Odom is going pro se before a U.S. Tax Court to get back “$12,000 in sports fines and another $178,000 spent getting himself in shape.” His wife, no stranger to tax-related fiascos, must have told him that it was the smart move.

Does the GOP Really Want to Slash Spending in a Weak Economy? [TaxVox]
No doubt the GOP wants to shrink government. And there isn’t much doubt that some voters agree with them. But is this the time? Will voters be quite so enthusiastic once they realize spending cuts mean more than eliminating ever-popular waste, fraud, and abuse? Will they embrace actual reductions to those government services and benefits that they have grown to love? And, most important, will they accept these government spending cuts in the teeth of a still-sluggish economy?


The Big Four: Too Few to Fail [Accounting Onion]
We need at least a fifth firm, but preferably lots more, that are capable of taking on the largest corporations as clients. Surely, the public has learned more than they wanted to know about the concept of moral hazard from the too-big-to-fail banks. And just as surely, the Big Four are too few for financial regulators to let fail. This version of moral hazard is that each of the firms knows the position the financial regulators are in, and they take on more risk as a result.

IRS Announces 2011 VITA Grant Recipients [TaxProf Blog]
Glenn Beck can rest easy, ACORN isn’t on the list.

A Female Wall St. Financial Chief Avoids Pitfalls That Stymied Others [NYT]
Ruth Porat, the CFO at Morgan Stanley, gets a write-up in the Times which doesn’t hesitate to point out all the women CFOs that have failed before her, “In Ms. Porat’s case, she is often reminded about recent Wall Street history. ‘Be careful in everything you do, because we all know how this ended before,’ another stock analyst told her at a cocktail party earlier this year on the 41st floor of Morgan’s Stanley’s headquarters in Midtown Manhattan, according to attendees.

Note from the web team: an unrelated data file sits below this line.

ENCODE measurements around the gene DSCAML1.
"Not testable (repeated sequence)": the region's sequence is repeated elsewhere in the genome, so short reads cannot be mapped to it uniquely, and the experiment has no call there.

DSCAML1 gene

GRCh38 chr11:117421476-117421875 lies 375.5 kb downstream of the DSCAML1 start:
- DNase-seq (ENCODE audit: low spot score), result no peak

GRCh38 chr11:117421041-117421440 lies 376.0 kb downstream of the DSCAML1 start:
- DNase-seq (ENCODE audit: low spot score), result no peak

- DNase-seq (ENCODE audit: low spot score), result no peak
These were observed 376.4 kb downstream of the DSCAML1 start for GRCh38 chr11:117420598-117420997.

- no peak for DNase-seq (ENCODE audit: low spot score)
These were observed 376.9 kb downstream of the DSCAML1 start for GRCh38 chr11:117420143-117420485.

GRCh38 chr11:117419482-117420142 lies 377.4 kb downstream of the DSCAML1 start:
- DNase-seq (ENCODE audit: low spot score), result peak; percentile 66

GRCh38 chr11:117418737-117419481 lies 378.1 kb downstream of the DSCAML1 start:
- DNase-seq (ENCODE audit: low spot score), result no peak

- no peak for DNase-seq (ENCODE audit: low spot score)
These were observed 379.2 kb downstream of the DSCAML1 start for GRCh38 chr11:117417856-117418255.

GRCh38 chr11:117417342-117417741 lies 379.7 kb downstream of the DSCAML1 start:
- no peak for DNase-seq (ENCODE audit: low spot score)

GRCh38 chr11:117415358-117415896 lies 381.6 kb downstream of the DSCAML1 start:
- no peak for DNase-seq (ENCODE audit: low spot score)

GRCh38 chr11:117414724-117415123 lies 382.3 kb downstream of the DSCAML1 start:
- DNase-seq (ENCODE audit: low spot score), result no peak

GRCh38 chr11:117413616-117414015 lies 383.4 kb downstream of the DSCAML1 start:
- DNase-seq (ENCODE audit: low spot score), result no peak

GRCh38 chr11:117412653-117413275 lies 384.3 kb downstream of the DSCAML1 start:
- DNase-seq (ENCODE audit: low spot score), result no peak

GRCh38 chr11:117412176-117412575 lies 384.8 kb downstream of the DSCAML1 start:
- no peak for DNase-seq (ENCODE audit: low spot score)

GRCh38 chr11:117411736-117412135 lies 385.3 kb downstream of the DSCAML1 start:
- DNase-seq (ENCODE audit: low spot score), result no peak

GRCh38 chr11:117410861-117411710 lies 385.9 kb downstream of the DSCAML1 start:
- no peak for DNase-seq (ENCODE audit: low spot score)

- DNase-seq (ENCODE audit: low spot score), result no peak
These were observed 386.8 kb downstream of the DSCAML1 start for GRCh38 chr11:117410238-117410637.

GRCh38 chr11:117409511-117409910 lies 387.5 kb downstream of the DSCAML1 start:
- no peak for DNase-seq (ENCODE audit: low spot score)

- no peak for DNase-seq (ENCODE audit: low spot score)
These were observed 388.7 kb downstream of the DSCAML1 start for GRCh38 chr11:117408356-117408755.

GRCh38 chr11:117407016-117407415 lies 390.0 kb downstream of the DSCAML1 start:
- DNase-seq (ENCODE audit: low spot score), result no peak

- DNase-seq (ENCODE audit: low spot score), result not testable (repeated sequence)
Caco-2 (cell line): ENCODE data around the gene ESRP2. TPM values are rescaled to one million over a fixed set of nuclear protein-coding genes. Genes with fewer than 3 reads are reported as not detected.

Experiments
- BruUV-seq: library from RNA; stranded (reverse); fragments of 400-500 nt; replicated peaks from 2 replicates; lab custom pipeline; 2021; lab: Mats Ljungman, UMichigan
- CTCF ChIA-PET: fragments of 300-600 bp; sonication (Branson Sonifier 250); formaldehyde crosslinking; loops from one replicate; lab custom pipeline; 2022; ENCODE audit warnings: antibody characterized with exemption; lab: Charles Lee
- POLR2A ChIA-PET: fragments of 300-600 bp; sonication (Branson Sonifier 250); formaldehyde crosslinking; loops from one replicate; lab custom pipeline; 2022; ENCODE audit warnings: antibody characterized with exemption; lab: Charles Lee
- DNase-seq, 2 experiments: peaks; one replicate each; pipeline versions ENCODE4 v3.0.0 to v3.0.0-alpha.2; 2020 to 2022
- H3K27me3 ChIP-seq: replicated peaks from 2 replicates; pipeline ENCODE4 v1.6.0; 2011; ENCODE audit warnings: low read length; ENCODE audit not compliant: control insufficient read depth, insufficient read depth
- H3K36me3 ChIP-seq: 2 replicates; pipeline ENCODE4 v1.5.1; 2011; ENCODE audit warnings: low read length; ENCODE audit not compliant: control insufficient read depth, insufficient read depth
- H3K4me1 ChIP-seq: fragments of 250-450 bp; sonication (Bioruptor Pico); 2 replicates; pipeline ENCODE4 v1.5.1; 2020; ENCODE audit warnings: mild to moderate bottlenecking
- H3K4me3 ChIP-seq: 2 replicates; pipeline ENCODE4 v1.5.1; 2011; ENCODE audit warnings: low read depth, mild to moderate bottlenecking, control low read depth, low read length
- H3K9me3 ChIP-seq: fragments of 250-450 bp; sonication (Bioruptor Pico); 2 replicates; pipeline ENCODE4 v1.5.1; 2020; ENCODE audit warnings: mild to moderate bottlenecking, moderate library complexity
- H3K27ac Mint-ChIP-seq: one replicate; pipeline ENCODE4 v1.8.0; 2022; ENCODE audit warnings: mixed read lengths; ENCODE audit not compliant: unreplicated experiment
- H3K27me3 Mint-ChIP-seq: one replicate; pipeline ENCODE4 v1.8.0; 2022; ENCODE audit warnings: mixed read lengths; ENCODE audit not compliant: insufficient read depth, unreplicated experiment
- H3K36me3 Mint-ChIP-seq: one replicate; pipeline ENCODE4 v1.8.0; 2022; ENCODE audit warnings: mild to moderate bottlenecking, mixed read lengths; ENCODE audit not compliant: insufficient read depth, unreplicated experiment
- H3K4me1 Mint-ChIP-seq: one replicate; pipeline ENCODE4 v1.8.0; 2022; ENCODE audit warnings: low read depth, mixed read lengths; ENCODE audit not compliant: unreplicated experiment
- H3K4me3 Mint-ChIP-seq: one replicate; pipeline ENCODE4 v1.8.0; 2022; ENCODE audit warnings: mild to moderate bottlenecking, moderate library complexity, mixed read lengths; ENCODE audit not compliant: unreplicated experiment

The comment was a not so subtle reference to the last two female chief financial officers on Wall Street: Erin Callan at Lehman Brothers and Sallie L. Krawcheck at Citigroup. Ms. Callan resigned from Lehman just months before it filed for bankruptcy and is now under investigation by regulators. Ms. Krawcheck struggled as chief financial officer at Citigroup and was publicly demoted in early 2007.”

But the boys’ club might be able to relax on this one, as Ruthie sounds committed, “In 1992, during the birth of her first son, she was on the phone in the delivery room making client calls.” Oh, and there was this time that she threw her back out finished a presentation on the boardroom table. Legendary!

Ambac Has Stipulation With IRS Over Tax Dispute [Bloomberg]